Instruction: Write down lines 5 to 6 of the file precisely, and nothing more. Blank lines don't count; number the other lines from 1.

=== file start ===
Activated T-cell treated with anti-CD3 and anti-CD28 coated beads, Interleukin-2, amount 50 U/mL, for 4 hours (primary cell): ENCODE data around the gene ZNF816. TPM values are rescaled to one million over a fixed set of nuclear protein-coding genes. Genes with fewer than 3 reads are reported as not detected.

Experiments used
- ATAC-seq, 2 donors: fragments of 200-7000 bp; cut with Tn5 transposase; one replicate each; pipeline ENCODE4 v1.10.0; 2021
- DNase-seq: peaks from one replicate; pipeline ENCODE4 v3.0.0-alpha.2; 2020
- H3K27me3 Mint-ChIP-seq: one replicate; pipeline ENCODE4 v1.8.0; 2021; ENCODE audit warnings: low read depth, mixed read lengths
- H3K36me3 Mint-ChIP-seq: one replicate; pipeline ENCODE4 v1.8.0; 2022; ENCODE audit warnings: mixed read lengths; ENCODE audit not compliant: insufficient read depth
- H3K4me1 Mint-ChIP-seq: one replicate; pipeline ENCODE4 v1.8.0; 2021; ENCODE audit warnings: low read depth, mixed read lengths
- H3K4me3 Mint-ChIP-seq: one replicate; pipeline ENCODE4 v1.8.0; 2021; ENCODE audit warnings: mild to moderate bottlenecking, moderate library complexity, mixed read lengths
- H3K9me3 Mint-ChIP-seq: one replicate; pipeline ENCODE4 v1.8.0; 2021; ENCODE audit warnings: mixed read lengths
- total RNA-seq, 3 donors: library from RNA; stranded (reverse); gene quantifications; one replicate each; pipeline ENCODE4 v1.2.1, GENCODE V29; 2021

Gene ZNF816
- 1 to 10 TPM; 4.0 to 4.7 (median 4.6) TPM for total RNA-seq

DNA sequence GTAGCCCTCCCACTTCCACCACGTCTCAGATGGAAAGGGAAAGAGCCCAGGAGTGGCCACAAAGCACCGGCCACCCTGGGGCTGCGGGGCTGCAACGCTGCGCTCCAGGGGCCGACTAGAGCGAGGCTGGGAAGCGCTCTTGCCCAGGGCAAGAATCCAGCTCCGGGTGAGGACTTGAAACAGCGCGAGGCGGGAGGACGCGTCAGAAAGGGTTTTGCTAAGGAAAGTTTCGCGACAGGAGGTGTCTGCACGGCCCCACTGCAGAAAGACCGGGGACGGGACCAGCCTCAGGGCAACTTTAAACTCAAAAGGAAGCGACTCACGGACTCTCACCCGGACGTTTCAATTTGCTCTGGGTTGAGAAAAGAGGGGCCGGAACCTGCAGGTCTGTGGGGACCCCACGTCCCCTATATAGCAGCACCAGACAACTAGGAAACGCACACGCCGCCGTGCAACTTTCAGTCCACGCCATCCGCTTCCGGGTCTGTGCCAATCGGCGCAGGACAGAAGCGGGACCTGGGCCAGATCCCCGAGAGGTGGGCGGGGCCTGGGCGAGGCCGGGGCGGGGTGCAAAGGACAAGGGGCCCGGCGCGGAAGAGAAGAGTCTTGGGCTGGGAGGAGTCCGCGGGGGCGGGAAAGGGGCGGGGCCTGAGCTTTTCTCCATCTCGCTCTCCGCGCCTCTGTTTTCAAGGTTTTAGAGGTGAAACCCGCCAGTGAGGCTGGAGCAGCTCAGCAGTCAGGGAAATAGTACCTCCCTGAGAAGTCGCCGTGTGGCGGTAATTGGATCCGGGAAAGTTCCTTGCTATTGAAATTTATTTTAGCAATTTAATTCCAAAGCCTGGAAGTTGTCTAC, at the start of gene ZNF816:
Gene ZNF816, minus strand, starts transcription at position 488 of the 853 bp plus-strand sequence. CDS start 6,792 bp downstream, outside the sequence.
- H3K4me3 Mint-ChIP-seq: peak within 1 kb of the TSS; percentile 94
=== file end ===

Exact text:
- H3K27me3 Mint-ChIP-seq: one replicate; pipeline ENCODE4 v1.8.0; 2021; ENCODE audit warnings: low read depth, mixed read lengths
- H3K36me3 Mint-ChIP-seq: one replicate; pipeline ENCODE4 v1.8.0; 2022; ENCODE audit warnings: mixed read lengths; ENCODE audit not compliant: insufficient read depth